With Wakanda Mania subsiding, and Get Out a distant memory, the #TooManyWhitePeople hive-mind is pivoting towards direct anti-white hatred. In The New Yorker, Richard Brody writes on ‘The Silently Regressive Politics of “A Quiet Place”’:
The noise of “A Quiet Place” is the whitest since the release of “Three Billboards Outside Ebbing, Missouri”; as horror films go, it’s the antithesis of “Get Out,” inasmuch as its symbolic realm is both apparently unconscious and conspicuously regressive.
“A Quiet Place” is the story of a white family living in rustic isolation that’s reduced to silence…
The one sole avowed identity of the Abbott parents is as their children’s defenders; their more obvious public identity is as a white rural family. The only other people in the film, who are more vulnerable to the marauding creatures, are white as well. In their enforced silence, these characters are a metaphorical silent—white—majority, one that doesn’t dare to speak freely for fear of being heard by the super-sensitive ears of the dark others. It’s significant that when characters—two white men—commit suicide-by-noisemaking, they do so by howling as if with rage, rather than by screeching or singing or shouting words of love to their families. (Those death bellows are the wordless equivalent of “I’m as mad as hell and I’m not going to take this anymore!”) Whether the Abbotts’ insular, armed way of life might put them into conflict with other American families of other identities is the unacknowledged question hanging over “A Quiet Place,” the silent horror to which the movie doesn’t give voice.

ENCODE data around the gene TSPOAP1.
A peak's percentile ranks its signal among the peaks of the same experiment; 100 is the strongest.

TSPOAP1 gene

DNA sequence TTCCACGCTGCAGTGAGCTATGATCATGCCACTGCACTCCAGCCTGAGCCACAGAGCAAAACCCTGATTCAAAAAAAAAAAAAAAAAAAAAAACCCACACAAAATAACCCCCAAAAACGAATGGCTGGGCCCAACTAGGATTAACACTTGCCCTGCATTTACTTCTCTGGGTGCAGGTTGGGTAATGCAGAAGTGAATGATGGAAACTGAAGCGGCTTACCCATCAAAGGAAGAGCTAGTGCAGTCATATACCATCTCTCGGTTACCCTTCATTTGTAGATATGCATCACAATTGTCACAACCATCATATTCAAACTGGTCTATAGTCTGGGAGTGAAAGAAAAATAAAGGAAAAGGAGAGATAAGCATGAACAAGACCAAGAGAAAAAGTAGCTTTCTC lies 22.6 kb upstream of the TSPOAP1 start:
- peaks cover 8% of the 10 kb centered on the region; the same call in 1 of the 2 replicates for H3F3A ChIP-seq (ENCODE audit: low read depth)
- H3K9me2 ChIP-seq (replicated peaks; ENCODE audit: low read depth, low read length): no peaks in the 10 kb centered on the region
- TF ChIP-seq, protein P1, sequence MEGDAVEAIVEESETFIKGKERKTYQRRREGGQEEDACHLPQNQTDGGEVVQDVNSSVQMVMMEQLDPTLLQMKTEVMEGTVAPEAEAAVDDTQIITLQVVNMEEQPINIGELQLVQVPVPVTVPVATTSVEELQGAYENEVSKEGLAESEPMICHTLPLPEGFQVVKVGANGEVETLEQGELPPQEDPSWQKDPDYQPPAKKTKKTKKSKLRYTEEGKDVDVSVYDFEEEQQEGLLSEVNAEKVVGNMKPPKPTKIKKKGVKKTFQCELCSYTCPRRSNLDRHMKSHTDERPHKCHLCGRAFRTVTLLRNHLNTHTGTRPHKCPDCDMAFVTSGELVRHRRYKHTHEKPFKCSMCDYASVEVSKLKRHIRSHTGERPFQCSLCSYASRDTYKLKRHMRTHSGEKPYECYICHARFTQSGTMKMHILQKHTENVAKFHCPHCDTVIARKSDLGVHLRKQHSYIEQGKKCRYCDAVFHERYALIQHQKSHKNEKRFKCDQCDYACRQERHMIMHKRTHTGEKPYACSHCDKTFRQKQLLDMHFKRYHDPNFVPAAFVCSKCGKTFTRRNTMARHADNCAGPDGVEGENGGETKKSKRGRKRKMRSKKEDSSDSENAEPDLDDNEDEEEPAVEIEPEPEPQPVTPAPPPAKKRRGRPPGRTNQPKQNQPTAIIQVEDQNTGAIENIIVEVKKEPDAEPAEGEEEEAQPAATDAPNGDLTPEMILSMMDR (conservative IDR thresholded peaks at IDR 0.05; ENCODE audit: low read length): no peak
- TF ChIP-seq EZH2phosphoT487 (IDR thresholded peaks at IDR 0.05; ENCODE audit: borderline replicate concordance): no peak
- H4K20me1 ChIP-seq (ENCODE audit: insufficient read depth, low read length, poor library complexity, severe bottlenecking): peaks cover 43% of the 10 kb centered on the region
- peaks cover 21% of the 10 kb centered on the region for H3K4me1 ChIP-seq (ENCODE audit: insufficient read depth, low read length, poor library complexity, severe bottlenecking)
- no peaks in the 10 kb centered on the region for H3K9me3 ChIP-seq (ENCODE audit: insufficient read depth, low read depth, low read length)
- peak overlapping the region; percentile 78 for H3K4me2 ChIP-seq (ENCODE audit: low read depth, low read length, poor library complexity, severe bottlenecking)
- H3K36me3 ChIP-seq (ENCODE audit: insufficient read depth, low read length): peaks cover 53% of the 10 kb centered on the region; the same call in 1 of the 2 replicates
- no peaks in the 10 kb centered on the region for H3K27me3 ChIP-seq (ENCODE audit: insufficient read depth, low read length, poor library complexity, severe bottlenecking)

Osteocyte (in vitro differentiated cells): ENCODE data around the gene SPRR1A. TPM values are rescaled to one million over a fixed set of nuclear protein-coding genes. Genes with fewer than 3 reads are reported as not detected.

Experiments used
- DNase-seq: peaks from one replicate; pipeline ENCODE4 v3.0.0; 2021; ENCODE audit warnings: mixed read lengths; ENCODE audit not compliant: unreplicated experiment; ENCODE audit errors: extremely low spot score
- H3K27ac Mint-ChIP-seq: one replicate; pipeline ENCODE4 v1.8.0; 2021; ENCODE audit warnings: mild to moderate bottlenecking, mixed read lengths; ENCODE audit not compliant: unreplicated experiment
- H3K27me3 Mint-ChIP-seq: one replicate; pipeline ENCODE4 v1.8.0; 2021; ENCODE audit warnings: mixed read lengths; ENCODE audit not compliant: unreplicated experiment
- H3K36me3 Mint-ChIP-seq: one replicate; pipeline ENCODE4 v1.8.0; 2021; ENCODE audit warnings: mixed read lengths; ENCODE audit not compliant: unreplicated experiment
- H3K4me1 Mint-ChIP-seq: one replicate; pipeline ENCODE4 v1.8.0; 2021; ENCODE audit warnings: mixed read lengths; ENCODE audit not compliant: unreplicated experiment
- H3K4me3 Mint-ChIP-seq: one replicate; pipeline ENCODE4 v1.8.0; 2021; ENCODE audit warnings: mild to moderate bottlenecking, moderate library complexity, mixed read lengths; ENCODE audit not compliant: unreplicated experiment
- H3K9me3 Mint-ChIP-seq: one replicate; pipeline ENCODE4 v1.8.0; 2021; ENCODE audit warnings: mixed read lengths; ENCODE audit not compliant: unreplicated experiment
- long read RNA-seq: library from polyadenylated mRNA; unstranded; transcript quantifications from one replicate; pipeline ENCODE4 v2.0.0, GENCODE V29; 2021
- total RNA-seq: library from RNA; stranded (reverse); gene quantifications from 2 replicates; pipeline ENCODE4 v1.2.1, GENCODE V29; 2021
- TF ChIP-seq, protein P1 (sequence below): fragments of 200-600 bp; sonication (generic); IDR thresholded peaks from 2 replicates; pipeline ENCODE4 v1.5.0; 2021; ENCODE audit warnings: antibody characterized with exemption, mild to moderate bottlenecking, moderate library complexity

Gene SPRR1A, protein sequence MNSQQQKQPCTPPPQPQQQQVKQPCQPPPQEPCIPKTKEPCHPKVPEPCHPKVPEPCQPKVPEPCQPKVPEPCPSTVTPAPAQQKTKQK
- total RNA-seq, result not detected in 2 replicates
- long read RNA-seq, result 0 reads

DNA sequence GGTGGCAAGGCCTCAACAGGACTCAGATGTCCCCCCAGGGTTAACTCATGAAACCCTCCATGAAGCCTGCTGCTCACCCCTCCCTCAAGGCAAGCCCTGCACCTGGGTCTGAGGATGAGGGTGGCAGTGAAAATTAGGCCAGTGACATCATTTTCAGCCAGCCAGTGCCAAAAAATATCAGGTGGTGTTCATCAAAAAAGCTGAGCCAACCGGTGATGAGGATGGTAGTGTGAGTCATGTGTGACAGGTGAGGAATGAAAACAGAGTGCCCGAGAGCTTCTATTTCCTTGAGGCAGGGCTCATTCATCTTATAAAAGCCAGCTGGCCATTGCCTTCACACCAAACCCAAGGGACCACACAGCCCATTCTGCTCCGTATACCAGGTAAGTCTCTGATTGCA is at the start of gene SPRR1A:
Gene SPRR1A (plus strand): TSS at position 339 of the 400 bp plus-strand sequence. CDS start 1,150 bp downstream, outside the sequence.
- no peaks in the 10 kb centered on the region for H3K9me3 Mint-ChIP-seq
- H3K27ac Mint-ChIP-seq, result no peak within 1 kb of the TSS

Or, perhaps the metaphorical silence of “A Quiet Place” simply alludes to the difference between the Sunday afternoon tranquility of The Hamptons vs. the not-so-silent Sunday raucous of the South Bronx.
Lastly, with respect to the question of whether “A Quiet Place” is implicitly racist or not, Taylor Swift’s silence on the matter is deafening.